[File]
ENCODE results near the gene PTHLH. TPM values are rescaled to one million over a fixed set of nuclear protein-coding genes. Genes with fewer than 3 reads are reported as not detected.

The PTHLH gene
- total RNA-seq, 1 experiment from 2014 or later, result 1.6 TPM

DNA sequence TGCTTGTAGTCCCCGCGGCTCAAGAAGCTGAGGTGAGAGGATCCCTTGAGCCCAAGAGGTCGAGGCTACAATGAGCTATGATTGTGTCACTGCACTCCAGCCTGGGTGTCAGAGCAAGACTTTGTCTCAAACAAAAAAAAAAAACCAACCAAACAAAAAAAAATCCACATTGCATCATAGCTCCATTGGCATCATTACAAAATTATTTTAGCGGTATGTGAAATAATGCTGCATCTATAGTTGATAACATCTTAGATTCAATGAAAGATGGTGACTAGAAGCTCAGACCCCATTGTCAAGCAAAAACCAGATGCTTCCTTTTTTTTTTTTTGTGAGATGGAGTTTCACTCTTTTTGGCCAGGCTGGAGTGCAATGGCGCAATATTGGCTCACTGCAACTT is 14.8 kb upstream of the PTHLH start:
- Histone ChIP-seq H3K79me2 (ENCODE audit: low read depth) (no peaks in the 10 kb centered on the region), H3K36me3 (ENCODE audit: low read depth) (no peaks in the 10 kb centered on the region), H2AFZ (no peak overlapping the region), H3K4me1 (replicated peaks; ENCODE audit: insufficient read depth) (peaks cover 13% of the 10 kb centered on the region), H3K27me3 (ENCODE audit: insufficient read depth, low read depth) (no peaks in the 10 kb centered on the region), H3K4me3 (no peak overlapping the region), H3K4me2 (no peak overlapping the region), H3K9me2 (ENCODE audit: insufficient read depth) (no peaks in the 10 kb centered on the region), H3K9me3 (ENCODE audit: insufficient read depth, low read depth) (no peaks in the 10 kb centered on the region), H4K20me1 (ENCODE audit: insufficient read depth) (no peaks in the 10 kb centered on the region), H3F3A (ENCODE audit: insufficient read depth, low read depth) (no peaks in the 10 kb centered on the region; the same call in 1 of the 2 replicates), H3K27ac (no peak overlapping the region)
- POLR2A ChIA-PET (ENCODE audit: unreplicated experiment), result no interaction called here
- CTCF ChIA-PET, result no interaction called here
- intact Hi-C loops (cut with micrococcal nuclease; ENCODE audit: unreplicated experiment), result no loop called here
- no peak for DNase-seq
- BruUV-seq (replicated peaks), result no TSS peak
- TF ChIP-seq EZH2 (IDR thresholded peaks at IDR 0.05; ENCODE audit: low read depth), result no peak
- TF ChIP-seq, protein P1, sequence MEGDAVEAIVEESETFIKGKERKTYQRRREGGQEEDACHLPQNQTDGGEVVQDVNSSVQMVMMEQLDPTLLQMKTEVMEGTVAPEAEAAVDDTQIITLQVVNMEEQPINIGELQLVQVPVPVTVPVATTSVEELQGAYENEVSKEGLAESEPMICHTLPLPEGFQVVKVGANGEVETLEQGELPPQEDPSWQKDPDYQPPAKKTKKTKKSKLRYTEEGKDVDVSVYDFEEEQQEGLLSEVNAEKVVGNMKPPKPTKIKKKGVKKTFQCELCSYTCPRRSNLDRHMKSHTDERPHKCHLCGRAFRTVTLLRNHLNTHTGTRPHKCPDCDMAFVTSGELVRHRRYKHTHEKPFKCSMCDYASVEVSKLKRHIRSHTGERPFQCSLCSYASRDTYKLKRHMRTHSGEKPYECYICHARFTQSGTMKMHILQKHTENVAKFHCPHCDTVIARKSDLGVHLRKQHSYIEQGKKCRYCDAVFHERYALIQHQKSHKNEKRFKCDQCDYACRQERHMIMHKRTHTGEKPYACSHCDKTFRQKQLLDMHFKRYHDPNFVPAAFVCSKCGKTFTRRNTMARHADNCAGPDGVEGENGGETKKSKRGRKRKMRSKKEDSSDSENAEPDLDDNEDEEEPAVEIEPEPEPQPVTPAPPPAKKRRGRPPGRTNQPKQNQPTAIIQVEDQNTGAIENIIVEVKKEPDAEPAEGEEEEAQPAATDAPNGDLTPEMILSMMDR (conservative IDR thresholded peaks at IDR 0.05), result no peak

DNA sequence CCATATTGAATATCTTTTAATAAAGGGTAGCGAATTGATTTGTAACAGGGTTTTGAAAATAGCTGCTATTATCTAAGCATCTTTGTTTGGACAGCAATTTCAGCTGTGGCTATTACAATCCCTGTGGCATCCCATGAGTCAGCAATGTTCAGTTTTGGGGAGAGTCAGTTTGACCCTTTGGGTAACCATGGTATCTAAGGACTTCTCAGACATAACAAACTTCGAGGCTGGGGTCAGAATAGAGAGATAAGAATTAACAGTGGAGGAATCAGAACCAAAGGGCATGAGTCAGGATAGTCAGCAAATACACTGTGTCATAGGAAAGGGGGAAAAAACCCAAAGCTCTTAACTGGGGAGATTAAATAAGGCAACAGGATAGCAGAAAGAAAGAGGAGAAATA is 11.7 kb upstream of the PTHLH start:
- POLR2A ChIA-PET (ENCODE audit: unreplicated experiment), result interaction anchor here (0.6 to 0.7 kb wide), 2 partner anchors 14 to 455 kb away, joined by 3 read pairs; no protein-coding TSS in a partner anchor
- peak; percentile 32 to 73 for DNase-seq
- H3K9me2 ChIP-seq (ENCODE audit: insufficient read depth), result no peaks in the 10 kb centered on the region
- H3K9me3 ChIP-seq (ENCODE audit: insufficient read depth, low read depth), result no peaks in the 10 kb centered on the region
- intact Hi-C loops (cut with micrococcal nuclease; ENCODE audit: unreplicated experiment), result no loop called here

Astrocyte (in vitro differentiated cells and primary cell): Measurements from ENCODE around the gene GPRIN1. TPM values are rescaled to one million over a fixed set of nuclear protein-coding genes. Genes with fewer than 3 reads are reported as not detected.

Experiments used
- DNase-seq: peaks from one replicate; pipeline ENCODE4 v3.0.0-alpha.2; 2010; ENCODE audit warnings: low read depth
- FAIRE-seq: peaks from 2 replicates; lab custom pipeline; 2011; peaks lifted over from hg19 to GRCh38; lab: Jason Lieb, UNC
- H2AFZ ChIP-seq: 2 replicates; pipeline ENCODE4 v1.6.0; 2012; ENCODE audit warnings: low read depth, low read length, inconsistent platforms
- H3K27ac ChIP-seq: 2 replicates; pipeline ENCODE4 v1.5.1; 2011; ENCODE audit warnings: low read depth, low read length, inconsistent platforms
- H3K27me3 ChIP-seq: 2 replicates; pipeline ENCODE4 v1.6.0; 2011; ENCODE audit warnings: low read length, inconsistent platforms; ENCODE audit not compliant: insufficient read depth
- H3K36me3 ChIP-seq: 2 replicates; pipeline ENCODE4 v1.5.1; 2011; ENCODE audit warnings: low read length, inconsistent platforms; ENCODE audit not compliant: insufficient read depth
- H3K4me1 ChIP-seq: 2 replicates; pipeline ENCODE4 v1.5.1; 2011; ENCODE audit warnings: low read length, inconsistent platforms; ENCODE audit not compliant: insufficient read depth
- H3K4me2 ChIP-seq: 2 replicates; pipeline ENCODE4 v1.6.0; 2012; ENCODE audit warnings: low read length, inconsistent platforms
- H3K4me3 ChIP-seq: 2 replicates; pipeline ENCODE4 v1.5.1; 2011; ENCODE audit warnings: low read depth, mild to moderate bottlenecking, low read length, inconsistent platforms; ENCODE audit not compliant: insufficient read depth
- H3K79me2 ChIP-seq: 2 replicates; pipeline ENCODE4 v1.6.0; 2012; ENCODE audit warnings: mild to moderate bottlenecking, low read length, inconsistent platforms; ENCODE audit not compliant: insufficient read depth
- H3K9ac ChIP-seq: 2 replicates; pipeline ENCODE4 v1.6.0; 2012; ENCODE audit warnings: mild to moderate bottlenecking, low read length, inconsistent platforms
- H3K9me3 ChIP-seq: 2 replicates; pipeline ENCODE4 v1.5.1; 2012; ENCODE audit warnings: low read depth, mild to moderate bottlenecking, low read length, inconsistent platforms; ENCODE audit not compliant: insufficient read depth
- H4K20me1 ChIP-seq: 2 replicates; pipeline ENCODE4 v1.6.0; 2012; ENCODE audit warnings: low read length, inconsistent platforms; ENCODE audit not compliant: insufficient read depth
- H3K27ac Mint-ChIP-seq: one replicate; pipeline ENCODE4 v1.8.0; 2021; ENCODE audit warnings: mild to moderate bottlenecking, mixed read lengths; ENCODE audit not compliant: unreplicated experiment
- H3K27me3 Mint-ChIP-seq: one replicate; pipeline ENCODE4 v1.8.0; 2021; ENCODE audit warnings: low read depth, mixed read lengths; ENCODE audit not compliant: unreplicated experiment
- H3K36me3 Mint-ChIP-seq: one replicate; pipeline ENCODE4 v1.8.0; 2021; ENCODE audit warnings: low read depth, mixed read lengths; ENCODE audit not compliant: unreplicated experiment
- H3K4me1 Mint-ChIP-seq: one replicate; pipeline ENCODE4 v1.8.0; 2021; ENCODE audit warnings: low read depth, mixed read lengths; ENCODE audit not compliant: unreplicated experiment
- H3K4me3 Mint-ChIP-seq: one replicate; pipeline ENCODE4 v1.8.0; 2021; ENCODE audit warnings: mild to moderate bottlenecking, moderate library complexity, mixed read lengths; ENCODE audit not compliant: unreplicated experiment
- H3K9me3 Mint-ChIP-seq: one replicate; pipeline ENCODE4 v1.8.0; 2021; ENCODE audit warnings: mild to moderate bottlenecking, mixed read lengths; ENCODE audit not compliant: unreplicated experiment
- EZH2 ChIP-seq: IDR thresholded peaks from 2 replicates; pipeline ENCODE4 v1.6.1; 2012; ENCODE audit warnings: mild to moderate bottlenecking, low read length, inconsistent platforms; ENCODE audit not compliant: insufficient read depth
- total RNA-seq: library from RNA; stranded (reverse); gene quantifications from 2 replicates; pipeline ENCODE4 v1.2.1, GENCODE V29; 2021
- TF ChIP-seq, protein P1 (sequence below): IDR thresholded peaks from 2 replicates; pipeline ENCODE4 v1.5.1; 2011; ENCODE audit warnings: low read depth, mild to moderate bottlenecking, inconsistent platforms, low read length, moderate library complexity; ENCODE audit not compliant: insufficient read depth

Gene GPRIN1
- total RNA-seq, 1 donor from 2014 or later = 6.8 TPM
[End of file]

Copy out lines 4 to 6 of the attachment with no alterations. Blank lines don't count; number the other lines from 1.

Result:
DNA sequence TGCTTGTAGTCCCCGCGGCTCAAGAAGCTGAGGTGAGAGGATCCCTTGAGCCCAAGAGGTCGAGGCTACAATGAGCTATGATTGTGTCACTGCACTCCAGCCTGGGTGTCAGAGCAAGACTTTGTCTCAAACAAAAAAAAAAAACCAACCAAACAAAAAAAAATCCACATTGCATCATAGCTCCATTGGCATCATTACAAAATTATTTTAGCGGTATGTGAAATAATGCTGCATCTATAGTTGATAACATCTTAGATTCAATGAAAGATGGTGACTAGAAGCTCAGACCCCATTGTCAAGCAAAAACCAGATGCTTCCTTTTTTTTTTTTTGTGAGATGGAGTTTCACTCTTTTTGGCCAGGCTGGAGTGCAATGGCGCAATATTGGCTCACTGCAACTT is 14.8 kb upstream of the PTHLH start:
- Histone ChIP-seq H3K79me2 (ENCODE audit: low read depth) (no peaks in the 10 kb centered on the region), H3K36me3 (ENCODE audit: low read depth) (no peaks in the 10 kb centered on the region), H2AFZ (no peak overlapping the region), H3K4me1 (replicated peaks; ENCODE audit: insufficient read depth) (peaks cover 13% of the 10 kb centered on the region), H3K27me3 (ENCODE audit: insufficient read depth, low read depth) (no peaks in the 10 kb centered on the region), H3K4me3 (no peak overlapping the region), H3K4me2 (no peak overlapping the region), H3K9me2 (ENCODE audit: insufficient read depth) (no peaks in the 10 kb centered on the region), H3K9me3 (ENCODE audit: insufficient read depth, low read depth) (no peaks in the 10 kb centered on the region), H4K20me1 (ENCODE audit: insufficient read depth) (no peaks in the 10 kb centered on the region), H3F3A (ENCODE audit: insufficient read depth, low read depth) (no peaks in the 10 kb centered on the region; the same call in 1 of the 2 replicates), H3K27ac (no peak overlapping the region)
- POLR2A ChIA-PET (ENCODE audit: unreplicated experiment), result no interaction called here